One should probably not use the phrase “steals the show” to describe the performance of an actor in a movie featuring Meryl Streep as the leading lady, for such a thing is almost certainly impossible. But if it were possible, Simon Helberg’s turn as Cosme McMoon in Florence Foster Jenkins would serve as the ideal template.
Helberg may not get enough credit as an actor for his best-known role as Howard Wolowitz in the Big Bang Theory. But his performance as McMoon in Florence Foster Jenkins should cause even the least sympathetic critics to take stock of his talent. He not only demonstrates his virtuosity as a concert pianist (yes, that is actually Helberg playing on screen), but is able to convey entire stories through his facial expressions alone and summon an emotional depth other roles might not allow.
I got the chance to join other entertainment reporters on a call with Helberg recently, and it was a terrific opportunity to learn more from him about his part of the film. Without giving too much of the plot away, Florence Foster Jenkins tells the story—based on factual events—of a New York heiress (Streep) who, sheltered from critics’ ire by her husband (Hugh Grant), believes herself to be a superb operatic prima donna but is, in reality, anything but.
Helberg’s Cosme McMoon is the pianist hired to accompany Jenkins’ performances and help maintain her fanciful self-perception.
In depicting McMoon, Helberg told us that he didn’t have much to go on. One of the best attestations of McMoon’s life comes from an audio recording of him as a septuagenarian reminiscing about the decades-old events central to the film. Helberg describes McMoon’s voice as having a childlike wonder and possibly ambiguous sexuality. In Helberg’s words, “there’s something very chaste about him, but very alien at the same time.” Helberg’s McMoon is exactly that: with his facial expressions, voice and demeanor, Helberg embodies McMoon as someone who is aloof, a little ethereal, and not emotionally connected to other people in a way we would consider normal—someone who is almost learning to be human.
In that context, the evolution of the relationship between McMoon and Meryl Streep’s Jenkins is perhaps the beating heart of this film. McMoon starts as yet another person paid to be in on the act, with hilarious results. The scenes showing the practice recitations are comedy gold, as McMoon tries desperately not to burst out laughing while Jenkins gives uproariously bad performances of well-known arias. As an aside, these scenes are maybe the best testament to both Streep’s and Helberg’s talents as performers. When I attended the screening of Florence Foster Jenkins, I had simply assumed that the piano and vocals were pre-recorded. But in the interview, Helberg told us that he and Streep had originally recorded audio in advance—but then director Stephen Frears decided to shoot everything live:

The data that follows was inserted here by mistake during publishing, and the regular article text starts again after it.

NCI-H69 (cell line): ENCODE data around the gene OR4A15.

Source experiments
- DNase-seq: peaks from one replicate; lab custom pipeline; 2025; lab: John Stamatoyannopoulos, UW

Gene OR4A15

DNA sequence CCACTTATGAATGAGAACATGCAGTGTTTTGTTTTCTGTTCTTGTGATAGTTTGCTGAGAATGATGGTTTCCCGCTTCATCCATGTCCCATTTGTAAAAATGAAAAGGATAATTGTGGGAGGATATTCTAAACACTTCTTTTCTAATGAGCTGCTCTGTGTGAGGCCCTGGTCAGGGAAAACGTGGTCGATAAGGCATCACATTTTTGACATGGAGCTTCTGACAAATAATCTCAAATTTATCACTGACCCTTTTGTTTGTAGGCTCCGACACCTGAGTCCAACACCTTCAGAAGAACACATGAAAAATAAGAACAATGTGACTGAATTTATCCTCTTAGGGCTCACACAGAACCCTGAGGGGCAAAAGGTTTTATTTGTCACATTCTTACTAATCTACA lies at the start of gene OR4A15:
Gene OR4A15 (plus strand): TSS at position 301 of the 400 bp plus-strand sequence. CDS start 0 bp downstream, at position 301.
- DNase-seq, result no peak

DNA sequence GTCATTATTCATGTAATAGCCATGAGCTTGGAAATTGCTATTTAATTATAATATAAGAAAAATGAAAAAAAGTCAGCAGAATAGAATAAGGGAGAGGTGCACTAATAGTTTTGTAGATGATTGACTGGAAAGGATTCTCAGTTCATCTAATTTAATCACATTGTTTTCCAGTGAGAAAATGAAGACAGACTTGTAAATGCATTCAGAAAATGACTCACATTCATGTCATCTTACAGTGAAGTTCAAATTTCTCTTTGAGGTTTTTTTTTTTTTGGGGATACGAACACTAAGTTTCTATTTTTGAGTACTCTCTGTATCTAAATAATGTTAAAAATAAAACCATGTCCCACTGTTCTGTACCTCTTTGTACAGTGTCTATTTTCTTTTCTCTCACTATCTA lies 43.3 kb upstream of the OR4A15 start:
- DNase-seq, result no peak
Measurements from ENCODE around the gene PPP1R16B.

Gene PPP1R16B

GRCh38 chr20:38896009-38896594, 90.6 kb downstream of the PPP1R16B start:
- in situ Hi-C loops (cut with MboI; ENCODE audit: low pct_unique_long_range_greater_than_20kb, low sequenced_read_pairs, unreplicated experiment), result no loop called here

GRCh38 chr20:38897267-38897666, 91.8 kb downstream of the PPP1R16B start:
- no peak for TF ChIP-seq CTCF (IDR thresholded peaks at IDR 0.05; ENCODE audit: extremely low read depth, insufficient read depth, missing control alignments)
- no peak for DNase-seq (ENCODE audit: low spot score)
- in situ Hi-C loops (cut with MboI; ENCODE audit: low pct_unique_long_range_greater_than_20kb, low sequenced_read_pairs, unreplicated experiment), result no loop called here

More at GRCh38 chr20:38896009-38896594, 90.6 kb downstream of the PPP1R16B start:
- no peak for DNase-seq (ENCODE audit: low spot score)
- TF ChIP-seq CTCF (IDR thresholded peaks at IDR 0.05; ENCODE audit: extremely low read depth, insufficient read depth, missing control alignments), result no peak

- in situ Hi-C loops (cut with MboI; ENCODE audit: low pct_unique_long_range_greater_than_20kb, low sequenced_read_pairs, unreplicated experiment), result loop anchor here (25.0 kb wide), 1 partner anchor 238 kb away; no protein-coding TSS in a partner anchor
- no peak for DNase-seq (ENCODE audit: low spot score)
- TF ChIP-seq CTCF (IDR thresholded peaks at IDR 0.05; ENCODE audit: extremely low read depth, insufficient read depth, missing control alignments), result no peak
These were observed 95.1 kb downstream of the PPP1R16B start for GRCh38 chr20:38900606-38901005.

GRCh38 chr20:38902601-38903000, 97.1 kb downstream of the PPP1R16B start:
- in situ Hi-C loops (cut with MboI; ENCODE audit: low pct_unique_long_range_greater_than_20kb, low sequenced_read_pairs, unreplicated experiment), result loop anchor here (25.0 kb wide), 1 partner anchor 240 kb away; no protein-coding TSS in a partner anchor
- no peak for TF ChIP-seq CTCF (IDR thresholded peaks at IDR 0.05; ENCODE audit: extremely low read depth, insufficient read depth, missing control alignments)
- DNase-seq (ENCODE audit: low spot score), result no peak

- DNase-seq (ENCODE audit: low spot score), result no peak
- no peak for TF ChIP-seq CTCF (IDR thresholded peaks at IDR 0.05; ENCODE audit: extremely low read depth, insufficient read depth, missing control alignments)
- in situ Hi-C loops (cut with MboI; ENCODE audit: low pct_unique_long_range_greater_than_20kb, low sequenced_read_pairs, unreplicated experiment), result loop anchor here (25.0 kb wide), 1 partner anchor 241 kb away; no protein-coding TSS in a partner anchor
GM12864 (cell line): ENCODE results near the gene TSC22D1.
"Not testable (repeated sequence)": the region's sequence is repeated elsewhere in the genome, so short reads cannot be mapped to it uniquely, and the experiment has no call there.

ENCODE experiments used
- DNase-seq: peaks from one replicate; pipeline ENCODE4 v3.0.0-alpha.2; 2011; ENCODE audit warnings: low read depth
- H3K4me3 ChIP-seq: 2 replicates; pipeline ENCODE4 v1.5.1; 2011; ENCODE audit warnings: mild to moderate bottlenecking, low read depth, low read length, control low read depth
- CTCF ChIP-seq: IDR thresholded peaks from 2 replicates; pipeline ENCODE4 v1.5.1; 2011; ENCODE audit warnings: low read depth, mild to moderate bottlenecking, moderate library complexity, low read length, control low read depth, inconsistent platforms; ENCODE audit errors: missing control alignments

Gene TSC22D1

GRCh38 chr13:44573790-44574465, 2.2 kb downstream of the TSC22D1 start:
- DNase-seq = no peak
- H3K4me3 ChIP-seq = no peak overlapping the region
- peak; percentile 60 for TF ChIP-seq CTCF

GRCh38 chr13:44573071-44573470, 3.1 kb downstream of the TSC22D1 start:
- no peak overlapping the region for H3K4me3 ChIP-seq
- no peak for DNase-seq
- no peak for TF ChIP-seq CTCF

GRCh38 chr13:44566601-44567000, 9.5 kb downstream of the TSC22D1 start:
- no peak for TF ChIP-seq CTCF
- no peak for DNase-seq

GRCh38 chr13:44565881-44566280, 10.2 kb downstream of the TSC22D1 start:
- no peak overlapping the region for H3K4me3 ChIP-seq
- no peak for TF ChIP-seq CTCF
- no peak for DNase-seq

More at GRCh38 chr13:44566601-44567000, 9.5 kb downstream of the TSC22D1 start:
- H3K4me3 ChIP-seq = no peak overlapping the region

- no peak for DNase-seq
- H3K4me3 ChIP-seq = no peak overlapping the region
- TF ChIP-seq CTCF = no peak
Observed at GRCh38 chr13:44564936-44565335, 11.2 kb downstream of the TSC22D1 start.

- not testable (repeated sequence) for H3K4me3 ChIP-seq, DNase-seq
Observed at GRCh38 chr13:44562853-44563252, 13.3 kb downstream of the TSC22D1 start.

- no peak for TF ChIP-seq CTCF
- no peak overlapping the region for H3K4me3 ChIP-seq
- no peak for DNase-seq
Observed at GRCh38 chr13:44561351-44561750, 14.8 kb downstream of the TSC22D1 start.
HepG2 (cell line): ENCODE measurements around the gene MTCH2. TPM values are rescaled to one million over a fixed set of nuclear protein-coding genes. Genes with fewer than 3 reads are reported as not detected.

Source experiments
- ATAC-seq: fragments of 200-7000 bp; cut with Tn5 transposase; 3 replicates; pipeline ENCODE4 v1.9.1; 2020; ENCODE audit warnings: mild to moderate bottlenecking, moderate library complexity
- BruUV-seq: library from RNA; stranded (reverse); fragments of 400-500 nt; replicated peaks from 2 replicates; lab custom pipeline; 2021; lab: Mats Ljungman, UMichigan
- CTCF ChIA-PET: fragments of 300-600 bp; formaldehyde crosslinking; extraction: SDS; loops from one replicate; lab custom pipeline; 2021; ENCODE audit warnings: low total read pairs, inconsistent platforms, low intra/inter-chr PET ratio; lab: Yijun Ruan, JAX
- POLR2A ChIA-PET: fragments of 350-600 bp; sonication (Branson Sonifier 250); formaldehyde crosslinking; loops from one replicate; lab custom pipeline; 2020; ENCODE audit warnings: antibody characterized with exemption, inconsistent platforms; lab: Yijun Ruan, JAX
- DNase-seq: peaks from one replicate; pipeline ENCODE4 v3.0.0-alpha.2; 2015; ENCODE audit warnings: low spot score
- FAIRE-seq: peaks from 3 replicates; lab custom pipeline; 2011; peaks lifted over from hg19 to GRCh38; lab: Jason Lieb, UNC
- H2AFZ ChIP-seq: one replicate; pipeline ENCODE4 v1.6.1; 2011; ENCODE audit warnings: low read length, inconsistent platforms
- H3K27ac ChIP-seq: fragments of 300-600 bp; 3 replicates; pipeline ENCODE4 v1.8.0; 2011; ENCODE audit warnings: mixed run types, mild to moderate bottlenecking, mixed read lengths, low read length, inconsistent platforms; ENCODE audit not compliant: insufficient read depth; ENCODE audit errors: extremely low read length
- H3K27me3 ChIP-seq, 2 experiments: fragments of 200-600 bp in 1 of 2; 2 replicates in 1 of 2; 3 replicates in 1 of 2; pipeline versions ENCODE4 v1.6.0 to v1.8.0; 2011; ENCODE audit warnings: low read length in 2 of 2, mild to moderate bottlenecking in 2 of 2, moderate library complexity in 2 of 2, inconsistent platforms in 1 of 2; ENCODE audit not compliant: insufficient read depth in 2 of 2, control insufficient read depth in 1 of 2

“We’re playing all of it live as you’re seeing it, which helped us contain our laughter and focus, but also make all of it very authentic. Those reactions are really happening, for the most part, in real time.”
Think about it: Helberg is playing the piano accompaniment in real time, hearing what Streep is doing, often for the first time, and having to also channel his facial reactions through the context of McMoon trying desperately to pretend that nothing is amiss—all shot live. That’s amazing.
But McMoon’s relationship with Jenkins grows over the course of the film from another paid agent of a 40s-era Truman Show into someone who becomes emotionally invested in her success, like an Aldonza giving life to The Impossible Dream. This transition and development changes the role into one that demands emotional complexity. Ever self-deprecating throughout the conversation, Helberg referred to himself as the “odd man out” in the sea of talent that is Meryl Streep, Hugh Grant and Stephen Frears, and mentioned that his greatest paralyzing fear was bringing Streep down. Speaking of Meryl Streep, Helberg mentioned that a true sign of greatness is making the performers around you better—and it sure seems like Helberg himself is doing that throughout the film.
I got the chance to close the interview by asking Helberg what else he wanted the world to know about his talents and skills, seeing as how many cinephiles will soon be finding out about his skills as a pianist. He simply said that one of the joys of being an actor is the chance to explore other interests and pursuits to be able to perform roles, figure out what you can do, and overcome the challenges of what you think you can’t do. But not being the type to show off, he wouldn’t name a specific talent he had hidden up his sleeve just sitting around waiting for the right role to use it.
And that’s perhaps the most refreshing thing about Helberg: his humility. As someone who has been around the industry all his life, he knows how difficult and challenging it can be to make it, and he seems grateful for every opportunity.
As for me, I just want to see whatever he’s up to next.
Florence Foster Jenkins opens in area theatres August 12, 2016.